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SAMUEL PROCTOR ORAL HISTORY PROGRAM at
the University of Florida.
D: weather bureau here in Miami?
R: Since 1911.
and things was
D: What is your present staff.and I amazed in the amount of things going
R: Yes. Actually, our present staff is eighty-eight, and,of course, people
wonder how could you possibly use eighty-eight people, but that includes
the and international aviation. That includes a tropical
analysis center which serves not only the tropical and sub-tropical portions
of the United States, but the Central American, the Carribean, and well out
over the Atlantic, and that is the international aviation route from the
Carribean. All depend upon materials for and, then, in addition
to that, we are a communications center. We are the relay point at weather
between Central and South America and the United States. In other words,
all of South American countries and Central American countries, the
weather services and the Carribean are dependent upon the broadcast of
R: Miami for their weather information and in turn, we take the weather
observations from South and Central America relay them to Washington
where in turn they are relayed to Europe and any other area of the
world that's interested.
D: Well, I had no idea that it was so big. Now, do you.. Is this one
of the biggest in the country?
R: Yes, this is probably the largest office outside of Central
D: I realize that. Well, that's fascinating. Well, that's right
up my alley. Now, in
talking about the climate of South Florida, well, supposing that we just
start by my asking you, you were to the climate of South
Florida, how would you do so? in it's broadest and when I mean South
Florida I would say that portion from Lake Okechobee from the Palm Beach
R: The climate of South Florida is classified as sub-tropical marine
featured by.a long, warm, moist summer with abundant rainfall followed
by a comparatively mild dry winter. The marine influence is evidenced
by the low, daily temperature as the rapid warming of the cold air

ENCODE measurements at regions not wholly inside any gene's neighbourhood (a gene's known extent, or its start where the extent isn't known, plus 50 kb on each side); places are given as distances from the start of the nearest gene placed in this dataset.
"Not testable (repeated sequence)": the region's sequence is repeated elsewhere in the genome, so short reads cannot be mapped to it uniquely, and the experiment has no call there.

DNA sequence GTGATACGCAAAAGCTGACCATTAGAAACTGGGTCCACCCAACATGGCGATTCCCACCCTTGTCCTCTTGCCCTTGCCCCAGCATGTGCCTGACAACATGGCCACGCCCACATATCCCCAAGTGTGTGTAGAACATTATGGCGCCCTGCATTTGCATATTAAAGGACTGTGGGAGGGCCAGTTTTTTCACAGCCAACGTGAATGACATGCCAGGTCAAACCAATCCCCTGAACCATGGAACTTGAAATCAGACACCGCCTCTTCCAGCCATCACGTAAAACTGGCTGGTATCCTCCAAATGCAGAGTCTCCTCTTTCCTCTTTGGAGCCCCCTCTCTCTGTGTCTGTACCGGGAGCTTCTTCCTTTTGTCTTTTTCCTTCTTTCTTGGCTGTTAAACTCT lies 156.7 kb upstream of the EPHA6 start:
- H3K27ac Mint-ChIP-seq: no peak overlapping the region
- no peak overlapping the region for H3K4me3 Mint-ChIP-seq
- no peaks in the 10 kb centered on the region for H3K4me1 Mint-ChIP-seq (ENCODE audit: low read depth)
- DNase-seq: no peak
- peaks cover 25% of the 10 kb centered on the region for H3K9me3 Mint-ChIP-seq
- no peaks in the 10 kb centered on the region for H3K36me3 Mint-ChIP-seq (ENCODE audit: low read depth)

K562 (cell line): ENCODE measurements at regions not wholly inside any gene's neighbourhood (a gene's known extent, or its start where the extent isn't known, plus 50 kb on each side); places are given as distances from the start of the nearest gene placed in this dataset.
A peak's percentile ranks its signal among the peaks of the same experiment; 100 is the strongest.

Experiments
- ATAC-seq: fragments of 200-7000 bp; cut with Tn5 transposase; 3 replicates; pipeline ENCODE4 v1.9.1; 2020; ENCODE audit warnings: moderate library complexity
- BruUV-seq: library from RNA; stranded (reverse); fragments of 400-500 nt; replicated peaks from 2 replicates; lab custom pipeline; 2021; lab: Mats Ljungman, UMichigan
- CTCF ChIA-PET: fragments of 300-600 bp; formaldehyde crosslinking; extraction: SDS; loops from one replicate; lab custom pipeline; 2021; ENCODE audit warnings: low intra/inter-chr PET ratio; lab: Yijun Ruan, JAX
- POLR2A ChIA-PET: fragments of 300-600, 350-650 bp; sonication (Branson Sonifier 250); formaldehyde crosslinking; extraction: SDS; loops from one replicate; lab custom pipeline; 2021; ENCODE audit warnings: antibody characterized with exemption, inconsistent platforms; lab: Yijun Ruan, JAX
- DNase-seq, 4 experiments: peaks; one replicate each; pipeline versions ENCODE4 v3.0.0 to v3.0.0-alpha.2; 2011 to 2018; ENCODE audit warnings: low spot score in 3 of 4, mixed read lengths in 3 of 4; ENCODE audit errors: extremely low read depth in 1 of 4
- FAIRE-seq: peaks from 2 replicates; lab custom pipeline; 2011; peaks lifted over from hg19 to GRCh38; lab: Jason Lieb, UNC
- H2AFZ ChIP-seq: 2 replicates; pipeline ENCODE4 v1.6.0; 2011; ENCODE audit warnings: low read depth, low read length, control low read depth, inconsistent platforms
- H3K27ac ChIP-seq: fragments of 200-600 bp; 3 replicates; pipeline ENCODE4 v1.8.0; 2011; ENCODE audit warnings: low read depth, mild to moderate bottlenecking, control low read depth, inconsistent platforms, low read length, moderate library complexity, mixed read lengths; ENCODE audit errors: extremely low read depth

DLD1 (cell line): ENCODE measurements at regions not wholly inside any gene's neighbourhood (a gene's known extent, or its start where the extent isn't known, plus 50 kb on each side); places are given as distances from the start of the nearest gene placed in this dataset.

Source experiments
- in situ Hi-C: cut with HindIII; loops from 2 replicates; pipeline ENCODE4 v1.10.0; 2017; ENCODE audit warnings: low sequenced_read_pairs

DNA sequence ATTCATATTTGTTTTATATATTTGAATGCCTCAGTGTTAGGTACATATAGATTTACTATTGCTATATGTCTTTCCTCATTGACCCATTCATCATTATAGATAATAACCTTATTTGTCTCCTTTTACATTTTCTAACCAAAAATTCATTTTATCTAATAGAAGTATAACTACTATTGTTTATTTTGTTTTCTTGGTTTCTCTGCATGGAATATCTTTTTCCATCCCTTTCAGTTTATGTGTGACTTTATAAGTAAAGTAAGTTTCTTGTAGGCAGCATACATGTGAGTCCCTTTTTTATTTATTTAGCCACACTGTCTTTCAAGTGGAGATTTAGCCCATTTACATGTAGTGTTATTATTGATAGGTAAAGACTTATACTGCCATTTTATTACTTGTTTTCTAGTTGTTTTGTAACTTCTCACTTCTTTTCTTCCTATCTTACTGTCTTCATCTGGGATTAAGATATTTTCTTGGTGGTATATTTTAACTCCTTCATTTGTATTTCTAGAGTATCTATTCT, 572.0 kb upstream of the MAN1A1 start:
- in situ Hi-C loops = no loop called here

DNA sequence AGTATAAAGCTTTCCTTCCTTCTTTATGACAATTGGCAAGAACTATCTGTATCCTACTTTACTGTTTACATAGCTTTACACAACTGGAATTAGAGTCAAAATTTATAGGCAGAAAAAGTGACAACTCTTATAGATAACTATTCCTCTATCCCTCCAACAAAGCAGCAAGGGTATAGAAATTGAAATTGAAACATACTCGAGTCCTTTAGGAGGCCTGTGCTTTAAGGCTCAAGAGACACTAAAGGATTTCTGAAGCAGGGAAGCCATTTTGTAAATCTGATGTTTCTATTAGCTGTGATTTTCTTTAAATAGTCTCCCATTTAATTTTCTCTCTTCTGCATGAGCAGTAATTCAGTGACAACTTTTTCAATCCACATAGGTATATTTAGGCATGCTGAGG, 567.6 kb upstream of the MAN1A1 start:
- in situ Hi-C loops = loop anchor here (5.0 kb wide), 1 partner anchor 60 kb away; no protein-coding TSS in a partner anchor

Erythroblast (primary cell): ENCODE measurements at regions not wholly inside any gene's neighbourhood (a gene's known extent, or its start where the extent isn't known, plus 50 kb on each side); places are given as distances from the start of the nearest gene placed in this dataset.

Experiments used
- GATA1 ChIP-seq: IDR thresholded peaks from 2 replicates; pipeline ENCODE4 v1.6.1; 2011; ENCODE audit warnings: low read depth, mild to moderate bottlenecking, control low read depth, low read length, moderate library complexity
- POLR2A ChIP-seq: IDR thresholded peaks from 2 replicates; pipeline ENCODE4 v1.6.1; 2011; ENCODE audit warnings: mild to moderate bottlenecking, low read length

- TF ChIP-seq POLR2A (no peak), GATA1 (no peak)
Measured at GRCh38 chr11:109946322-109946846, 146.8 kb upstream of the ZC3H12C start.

masses that come down over this area. Another way of looking at it is
R: it might be said that we have a monsoon climate, not to the extent
that they do in India and Southeast Asia, but nevertheless, a tremendous
change between winter and summer. In the summertime the daily winds
from the southeast that bring^in this warm,moist air as I said traverse
the^Atlantic. In the wintertime, the 'iinds have a come
from it and much of our air as originally come down from the Artic in
Canada and Alaska andsometimes coming over from Siberia, but nevertheless
a warm and modified as the moves southward and in some places
coming in from the northeast
D: Well, what does monsoon mean? When somebody says that monsoons ,
when you think of monsoons, you think of India and the jungles and
the rain and, but so monsoon must have a technical meaning. Say,if you
were to define a monsoon, what would that
R: I f we define it in the strictest technical sense,"monsoon" means wind
system. In other words, when the winds are conservative, that is they
change comparatively little with time over a long period. For example,
in India, Southeast Asia, in the wintertime, the winds are from the
northeast, which mean that they come off of continental Asia, although
at Singapore, they may have had a trajectory over water. In the summertime,
R: they're from the southwest. In other words, a long trajectory over
the Indian Ocean, but in the popular sense monsoon has come to mean
when they speak of the monsoon season, they are speaking of the rainy
season. That's when the turns around to come up.
At the ocean, yeah.
D: Now, at one point, now let s talk about the Trade Winds because I .came
up with this before when I was writing something and I talked with
someone here in the weather bureau and our southwest wind that we have in
if you would.
the summer is.. Well, just explain about that, I recall that it was a
wind that was the remains of the Trade Winds which had changed slightly
in its direction. I wonder if you could amplify it.
R: Well, it's .. Through out the year, we have an area type pressure over
the Atlantic Ocean and I think all oceans have coming from that area
high pressure. Then, in the Atlantic it is called the Azore Burmuda
and the cyclone. Now it varies in intensity and in positions to some
extent from winter to summer. In summer, it is stronger, it's not of
more of its
its^wintertime position and underneath this area coming from the area
of high pressure around which there is a clockwise circulation
so the clockwise circulation means that underneath the winds are from
an easterly direction. That is, it may be northeast. It is northeast
R: on the eastern side but east, you might say, in the middle, but by
the time it arrives over here in Florida it is southeast. Now, at
times in the winter, the Azores, Burmuda, and Palm may be
a little stronger than normal. At times it may move a little north
of its normal wintertime position, and we may get under the influence of
Trade Winds. even in the winter, and get a wind somewhere between
northeast and southeast. For example, right now
D: That's what we are having right now.
R: Yes, that's light. We're experiencing a comparatively warm and comparatively
rainy period and, in fact, it's unusually moist.
D: It's just like summer.
Except winds are from
D: ,the northeast instead of from the southeast.